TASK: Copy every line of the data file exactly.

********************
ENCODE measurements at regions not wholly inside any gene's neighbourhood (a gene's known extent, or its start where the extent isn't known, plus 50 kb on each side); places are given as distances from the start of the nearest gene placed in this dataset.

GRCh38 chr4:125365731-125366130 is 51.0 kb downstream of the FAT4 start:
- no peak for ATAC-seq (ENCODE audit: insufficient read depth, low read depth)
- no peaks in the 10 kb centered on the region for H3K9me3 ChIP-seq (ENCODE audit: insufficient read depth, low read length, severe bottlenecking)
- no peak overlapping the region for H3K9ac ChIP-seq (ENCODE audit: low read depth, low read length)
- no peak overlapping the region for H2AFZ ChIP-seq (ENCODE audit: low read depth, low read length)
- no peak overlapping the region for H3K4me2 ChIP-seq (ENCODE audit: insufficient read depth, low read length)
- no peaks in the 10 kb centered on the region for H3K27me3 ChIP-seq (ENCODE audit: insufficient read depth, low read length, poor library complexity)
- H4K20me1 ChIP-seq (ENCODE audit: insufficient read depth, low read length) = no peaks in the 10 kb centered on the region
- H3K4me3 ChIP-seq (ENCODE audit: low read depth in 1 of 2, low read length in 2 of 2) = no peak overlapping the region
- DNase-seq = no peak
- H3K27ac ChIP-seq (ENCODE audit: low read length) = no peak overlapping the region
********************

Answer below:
ENCODE measurements at regions not wholly inside any gene's neighbourhood (a gene's known extent, or its start where the extent isn't known, plus 50 kb on each side); places are given as distances from the start of the nearest gene placed in this dataset.

GRCh38 chr4:125365731-125366130 is 51.0 kb downstream of the FAT4 start:
- no peak for ATAC-seq (ENCODE audit: insufficient read depth, low read depth)
- no peaks in the 10 kb centered on the region for H3K9me3 ChIP-seq (ENCODE audit: insufficient read depth, low read length, severe bottlenecking)
- no peak overlapping the region for H3K9ac ChIP-seq (ENCODE audit: low read depth, low read length)
- no peak overlapping the region for H2AFZ ChIP-seq (ENCODE audit: low read depth, low read length)
- no peak overlapping the region for H3K4me2 ChIP-seq (ENCODE audit: insufficient read depth, low read length)
- no peaks in the 10 kb centered on the region for H3K27me3 ChIP-seq (ENCODE audit: insufficient read depth, low read length, poor library complexity)
- H4K20me1 ChIP-seq (ENCODE audit: insufficient read depth, low read length) = no peaks in the 10 kb centered on the region
- H3K4me3 ChIP-seq (ENCODE audit: low read depth in 1 of 2, low read length in 2 of 2) = no peak overlapping the region
- DNase-seq = no peak
- H3K27ac ChIP-seq (ENCODE audit: low read length) = no peak overlapping the region